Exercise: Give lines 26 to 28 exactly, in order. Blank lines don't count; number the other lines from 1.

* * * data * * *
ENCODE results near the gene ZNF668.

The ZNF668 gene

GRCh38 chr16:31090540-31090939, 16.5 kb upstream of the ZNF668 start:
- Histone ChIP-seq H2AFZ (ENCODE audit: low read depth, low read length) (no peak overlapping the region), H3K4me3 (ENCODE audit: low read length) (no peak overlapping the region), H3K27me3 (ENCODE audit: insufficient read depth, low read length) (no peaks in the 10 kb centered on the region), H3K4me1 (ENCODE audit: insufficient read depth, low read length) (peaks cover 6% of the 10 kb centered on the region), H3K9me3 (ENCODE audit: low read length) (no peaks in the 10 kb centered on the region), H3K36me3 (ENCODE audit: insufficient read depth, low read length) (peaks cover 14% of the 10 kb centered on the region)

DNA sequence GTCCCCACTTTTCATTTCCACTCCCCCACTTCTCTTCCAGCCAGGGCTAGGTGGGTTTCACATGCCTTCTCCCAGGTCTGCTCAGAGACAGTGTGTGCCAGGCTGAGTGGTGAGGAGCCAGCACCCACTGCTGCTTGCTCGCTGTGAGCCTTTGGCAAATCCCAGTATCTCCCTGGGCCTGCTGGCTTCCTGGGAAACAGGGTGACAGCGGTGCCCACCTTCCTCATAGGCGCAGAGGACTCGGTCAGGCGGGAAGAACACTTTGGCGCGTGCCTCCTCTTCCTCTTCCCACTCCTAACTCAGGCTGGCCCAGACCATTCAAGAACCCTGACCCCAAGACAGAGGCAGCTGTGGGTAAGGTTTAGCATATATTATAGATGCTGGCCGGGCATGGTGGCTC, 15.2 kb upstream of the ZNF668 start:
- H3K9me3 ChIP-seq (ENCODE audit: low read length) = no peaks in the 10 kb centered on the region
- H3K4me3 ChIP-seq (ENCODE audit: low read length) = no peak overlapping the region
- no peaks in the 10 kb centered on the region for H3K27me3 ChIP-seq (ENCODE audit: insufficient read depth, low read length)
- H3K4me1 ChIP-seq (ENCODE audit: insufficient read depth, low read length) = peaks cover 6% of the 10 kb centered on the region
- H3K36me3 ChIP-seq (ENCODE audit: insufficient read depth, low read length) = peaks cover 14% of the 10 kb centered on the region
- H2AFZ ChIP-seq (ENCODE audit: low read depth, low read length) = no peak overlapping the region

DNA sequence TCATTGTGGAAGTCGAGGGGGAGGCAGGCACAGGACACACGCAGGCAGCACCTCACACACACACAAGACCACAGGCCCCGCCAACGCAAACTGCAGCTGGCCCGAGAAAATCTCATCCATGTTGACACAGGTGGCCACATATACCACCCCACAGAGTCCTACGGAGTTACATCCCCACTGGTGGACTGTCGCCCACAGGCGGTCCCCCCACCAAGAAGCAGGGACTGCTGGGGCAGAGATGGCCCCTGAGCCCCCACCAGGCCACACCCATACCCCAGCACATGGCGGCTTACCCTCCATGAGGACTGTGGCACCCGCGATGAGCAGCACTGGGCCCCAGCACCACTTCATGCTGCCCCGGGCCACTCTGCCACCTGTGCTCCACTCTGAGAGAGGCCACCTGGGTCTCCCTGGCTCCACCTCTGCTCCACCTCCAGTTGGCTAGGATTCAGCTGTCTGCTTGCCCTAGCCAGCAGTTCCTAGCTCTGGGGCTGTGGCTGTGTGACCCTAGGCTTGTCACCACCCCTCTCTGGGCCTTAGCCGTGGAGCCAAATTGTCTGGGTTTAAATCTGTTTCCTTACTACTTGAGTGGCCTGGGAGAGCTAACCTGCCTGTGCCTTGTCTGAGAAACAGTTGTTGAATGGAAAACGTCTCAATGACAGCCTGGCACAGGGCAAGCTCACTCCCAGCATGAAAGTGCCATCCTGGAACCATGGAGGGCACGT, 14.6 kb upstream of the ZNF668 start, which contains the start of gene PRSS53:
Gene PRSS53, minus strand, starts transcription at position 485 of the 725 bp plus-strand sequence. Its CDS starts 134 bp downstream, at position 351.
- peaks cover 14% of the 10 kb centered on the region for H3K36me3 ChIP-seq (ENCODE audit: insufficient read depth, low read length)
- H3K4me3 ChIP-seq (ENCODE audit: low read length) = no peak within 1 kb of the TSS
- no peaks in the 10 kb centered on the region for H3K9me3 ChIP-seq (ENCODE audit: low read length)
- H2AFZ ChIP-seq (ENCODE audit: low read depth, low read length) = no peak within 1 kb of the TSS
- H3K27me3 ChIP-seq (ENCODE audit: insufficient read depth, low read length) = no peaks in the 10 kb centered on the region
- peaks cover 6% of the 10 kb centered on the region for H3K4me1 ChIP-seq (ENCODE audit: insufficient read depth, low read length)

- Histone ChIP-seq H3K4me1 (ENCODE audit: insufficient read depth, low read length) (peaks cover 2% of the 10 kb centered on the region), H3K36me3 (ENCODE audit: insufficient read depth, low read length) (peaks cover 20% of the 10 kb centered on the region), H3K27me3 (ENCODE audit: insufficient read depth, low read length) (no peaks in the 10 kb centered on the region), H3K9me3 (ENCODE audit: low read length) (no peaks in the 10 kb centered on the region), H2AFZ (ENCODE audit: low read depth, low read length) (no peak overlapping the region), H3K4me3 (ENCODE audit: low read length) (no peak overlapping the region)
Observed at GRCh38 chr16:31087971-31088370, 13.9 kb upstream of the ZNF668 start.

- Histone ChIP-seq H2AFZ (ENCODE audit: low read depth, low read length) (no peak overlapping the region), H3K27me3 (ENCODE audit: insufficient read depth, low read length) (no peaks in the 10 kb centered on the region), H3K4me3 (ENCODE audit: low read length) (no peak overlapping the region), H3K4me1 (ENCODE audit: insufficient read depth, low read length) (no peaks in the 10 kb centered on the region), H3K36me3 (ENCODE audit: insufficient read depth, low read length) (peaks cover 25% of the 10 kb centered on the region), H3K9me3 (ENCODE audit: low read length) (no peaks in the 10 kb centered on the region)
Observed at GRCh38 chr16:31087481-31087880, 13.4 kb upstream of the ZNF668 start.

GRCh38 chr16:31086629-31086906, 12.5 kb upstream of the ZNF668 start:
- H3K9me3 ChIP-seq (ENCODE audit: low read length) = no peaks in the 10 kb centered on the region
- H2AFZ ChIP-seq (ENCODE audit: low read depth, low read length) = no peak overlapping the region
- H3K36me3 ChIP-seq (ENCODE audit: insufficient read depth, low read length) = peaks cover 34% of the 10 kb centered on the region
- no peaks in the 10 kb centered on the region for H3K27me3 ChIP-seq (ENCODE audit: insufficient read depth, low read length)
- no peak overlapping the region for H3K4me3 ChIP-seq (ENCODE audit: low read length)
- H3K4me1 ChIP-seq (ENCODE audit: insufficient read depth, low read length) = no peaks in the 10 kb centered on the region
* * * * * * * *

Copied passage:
- H2AFZ ChIP-seq (ENCODE audit: low read depth, low read length) = no peak overlapping the region
- H3K36me3 ChIP-seq (ENCODE audit: insufficient read depth, low read length) = peaks cover 34% of the 10 kb centered on the region
- no peaks in the 10 kb centered on the region for H3K27me3 ChIP-seq (ENCODE audit: insufficient read depth, low read length)